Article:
California Government Code Sections 50280-50290 [Mills Act] represent legislation enabling local governments to voluntarily establish, implement and manage their own historic preservation program by incentivizing the private ownership, maintenance and preservation of qualified historical properties through reduced property taxes.
The City uses the Mills Act as a tool for historic preservation. A Qualified Historical Property must be privately owned and not exempt from property taxation; and, it must be listed on any federal, state, county, city or city and county’s official register of historical or architecturally significant sites, places or landmarks.
The property owner benefits by receiving property tax savings. This can be as much as 40% to 60% of their pre-Mills Act contract tax rate. The cost to maintain a qualified historical property is reduced by leveraging property tax savings; and, all Mills Act contract benefits are transferable if the qualified historical property is sold.
To benefit, the property owner must establish landmark designation for their property (if designation does not already exist); commit to a minimum ten (10) year Mills Act contract; identify all proposed work to be completed to their property under the Mills Act contract; record the executed Mills Act contract with the county recorder; implement the work provisions contained in the contract following the U.S. Secretary of the Interior Standards and the State Historic Building Code; and permit reoccurring (five-year) inspections to the interior and exterior of their premises. (City application) (List of Historical Architects)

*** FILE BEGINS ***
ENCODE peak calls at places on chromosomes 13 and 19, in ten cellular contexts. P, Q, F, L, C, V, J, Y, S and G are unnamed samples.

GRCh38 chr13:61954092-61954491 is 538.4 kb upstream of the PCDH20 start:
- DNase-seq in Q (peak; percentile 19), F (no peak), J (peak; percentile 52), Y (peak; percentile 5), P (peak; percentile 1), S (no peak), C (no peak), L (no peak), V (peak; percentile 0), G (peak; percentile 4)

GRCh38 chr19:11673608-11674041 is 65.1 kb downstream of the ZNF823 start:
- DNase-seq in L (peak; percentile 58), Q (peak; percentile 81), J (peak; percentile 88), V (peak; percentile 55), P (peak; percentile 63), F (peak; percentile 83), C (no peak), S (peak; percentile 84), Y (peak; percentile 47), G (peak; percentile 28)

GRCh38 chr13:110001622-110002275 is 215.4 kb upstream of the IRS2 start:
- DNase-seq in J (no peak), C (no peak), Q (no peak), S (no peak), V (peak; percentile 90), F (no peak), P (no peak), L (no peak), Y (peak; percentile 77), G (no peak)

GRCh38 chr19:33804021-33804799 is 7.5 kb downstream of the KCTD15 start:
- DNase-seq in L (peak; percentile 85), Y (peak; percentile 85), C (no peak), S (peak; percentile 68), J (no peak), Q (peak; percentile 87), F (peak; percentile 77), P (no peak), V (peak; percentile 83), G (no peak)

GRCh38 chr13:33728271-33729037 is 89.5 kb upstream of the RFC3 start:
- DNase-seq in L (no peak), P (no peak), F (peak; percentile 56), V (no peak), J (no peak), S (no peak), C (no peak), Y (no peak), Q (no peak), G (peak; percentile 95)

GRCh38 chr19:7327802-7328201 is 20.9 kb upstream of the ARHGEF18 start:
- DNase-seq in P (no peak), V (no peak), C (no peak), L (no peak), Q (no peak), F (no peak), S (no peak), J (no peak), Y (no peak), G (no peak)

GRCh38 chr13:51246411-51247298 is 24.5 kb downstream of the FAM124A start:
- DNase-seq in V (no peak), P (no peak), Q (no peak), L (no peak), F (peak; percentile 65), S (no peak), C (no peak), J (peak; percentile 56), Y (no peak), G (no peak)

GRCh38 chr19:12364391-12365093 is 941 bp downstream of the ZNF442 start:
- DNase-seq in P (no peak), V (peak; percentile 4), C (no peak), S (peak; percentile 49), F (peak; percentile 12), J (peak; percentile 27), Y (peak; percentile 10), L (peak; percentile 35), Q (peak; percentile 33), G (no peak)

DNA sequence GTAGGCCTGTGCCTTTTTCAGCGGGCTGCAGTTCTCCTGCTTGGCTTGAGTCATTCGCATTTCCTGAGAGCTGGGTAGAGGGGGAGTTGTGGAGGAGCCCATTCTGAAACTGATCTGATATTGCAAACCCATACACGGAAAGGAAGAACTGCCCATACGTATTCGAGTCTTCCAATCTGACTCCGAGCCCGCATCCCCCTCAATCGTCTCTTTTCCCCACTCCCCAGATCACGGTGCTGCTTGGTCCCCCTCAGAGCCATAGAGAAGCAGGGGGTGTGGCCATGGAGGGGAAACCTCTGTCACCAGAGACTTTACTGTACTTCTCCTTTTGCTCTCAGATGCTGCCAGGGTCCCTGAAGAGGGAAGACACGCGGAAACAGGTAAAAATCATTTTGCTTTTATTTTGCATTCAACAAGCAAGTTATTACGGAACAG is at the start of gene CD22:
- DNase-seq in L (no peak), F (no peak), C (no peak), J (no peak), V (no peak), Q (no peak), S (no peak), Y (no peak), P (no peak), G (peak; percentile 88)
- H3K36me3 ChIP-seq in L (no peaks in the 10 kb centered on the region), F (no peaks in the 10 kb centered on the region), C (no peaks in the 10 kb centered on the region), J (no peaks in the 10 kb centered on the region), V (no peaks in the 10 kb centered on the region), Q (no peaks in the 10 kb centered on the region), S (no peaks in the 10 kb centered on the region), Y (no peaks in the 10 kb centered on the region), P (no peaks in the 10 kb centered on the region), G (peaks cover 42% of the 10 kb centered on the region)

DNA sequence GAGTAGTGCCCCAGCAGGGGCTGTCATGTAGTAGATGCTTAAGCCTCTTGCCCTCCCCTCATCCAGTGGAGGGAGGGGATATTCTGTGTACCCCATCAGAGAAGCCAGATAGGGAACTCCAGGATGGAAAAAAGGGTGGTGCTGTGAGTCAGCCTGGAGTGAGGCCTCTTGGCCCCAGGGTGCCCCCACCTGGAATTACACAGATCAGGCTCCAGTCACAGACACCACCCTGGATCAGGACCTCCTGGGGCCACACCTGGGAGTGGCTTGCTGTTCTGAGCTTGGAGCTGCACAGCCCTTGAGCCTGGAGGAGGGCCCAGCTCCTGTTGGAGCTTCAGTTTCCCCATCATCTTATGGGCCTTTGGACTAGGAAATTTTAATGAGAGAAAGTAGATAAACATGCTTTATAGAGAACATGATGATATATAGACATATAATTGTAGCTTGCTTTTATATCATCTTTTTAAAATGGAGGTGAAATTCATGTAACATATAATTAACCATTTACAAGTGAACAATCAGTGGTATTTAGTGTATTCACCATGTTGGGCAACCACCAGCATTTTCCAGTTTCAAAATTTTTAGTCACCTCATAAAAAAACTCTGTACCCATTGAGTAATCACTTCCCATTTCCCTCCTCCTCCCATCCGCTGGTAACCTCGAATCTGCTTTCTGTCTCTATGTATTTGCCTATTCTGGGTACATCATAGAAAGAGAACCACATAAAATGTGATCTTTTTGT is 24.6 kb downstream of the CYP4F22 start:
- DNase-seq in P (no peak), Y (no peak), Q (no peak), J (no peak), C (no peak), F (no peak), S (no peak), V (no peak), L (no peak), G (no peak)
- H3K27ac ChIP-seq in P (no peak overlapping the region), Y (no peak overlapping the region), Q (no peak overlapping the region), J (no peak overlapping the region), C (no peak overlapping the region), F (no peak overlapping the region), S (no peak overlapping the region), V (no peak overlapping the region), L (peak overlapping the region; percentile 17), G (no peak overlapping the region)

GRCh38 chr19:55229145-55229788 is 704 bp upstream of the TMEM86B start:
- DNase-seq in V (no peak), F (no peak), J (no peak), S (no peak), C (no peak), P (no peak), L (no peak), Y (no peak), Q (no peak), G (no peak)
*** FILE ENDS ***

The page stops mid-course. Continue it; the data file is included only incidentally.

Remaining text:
If the property owner decides not to renew their Mills Act contract, a written 90-day notice of non-renewal must be given to the local legislative government and the contract expires ten (10) years later. The owner may have to pay a 12.5% penalty of the current fair market value of their property if the Mills Act contract is cancelled by the City due to breach of contract or because the site is no longer a qualified historical property.
For more information, visit the California Office of Historic Preservation site and the California Board of Equalization.